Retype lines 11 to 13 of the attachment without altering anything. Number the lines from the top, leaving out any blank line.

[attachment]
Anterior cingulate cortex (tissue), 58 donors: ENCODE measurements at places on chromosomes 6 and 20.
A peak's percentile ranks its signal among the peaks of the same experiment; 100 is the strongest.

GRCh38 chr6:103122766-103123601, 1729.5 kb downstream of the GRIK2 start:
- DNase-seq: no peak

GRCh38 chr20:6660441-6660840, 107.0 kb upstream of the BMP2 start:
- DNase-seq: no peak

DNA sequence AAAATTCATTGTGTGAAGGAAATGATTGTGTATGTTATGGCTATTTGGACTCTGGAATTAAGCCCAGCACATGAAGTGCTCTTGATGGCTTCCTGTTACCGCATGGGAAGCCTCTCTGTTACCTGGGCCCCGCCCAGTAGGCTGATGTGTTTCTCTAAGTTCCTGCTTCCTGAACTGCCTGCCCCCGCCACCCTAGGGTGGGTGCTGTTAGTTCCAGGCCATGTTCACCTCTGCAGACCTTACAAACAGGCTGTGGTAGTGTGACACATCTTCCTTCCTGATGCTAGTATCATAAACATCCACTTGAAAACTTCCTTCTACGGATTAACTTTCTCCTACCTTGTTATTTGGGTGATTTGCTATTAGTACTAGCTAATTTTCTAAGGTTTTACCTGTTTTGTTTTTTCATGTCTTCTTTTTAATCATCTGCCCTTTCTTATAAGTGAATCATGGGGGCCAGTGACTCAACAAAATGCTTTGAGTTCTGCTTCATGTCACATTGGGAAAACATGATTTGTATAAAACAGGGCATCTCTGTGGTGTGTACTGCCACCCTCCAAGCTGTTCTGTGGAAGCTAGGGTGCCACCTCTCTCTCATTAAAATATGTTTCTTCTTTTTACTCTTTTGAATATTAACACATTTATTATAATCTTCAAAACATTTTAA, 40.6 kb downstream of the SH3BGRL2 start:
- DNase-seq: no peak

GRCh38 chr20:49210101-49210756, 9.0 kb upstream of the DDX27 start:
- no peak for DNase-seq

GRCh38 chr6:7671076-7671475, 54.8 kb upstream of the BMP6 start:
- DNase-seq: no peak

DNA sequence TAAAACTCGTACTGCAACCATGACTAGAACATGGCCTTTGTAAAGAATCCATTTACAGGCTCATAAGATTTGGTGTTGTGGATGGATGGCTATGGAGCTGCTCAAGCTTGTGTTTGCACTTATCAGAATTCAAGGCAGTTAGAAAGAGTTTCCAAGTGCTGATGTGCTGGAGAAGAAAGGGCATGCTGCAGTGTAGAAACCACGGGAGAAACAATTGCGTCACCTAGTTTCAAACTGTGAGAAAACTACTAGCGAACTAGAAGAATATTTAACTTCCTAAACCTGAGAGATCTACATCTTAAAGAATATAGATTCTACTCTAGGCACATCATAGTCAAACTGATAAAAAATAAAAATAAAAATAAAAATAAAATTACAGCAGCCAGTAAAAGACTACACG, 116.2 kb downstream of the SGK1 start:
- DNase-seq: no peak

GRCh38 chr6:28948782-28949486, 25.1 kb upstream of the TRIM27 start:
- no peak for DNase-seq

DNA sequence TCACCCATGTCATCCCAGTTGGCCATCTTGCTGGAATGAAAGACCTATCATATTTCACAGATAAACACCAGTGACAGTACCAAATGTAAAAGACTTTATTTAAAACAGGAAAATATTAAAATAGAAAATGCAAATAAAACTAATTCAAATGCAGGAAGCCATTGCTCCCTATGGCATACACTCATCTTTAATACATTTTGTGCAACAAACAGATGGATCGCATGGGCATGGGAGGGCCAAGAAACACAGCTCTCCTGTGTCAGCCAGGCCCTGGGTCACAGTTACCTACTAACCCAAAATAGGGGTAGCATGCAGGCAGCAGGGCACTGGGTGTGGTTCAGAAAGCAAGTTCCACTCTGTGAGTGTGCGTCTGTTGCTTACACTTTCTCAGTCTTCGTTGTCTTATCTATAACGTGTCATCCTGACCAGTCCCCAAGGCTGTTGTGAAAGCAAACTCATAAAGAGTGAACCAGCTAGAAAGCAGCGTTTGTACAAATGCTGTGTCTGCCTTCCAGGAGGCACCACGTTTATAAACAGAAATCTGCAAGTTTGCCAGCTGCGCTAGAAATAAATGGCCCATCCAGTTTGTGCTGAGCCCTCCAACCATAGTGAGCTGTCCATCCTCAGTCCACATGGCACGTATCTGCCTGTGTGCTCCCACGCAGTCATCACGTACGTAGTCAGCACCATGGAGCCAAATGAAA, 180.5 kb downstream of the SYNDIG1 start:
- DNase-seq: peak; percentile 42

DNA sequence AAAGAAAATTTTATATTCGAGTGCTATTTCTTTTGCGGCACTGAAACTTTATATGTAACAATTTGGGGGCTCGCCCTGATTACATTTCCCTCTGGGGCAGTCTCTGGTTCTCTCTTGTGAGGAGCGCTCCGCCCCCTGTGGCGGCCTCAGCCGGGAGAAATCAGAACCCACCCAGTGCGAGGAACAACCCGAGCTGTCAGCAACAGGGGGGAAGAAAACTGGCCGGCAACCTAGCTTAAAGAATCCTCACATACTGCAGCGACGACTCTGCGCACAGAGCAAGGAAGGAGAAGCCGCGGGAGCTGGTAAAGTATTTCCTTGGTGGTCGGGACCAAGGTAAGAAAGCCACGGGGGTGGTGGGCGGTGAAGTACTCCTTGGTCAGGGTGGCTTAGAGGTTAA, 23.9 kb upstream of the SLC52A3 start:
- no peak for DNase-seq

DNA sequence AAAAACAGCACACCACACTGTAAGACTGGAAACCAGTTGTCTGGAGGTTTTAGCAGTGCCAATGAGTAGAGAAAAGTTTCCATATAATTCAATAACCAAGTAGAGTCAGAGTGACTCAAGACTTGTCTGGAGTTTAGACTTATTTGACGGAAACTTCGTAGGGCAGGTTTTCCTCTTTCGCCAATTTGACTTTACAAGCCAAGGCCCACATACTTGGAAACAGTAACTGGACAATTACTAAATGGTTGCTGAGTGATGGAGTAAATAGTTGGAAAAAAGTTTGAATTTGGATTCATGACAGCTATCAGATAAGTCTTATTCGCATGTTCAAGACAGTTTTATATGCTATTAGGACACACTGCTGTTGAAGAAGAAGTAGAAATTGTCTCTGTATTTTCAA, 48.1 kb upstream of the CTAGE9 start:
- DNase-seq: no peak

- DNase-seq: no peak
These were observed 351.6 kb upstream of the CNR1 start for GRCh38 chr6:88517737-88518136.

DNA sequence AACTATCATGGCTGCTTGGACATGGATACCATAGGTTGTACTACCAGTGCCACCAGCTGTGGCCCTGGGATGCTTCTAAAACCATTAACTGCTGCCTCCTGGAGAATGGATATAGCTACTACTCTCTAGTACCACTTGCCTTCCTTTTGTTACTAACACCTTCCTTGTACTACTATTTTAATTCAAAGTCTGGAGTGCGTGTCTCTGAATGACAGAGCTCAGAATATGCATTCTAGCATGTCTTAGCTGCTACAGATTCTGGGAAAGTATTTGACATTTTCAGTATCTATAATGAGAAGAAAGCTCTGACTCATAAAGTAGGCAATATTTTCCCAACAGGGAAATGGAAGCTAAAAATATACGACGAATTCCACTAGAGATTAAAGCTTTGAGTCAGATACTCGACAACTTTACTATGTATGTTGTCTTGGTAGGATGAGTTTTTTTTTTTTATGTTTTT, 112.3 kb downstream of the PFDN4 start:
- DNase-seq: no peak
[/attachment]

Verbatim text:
GRCh38 chr6:7671076-7671475, 54.8 kb upstream of the BMP6 start:
- DNase-seq: no peak

DNA sequence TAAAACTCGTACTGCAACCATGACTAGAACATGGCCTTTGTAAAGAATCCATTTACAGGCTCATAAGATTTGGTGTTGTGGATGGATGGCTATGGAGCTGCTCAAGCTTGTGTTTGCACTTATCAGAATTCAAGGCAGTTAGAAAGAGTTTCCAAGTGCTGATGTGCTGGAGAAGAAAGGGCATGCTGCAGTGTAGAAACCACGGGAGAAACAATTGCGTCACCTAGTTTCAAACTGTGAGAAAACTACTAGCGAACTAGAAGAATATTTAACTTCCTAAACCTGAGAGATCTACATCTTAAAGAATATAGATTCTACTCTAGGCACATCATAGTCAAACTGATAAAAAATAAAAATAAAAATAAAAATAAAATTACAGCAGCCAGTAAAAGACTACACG, 116.2 kb downstream of the SGK1 start: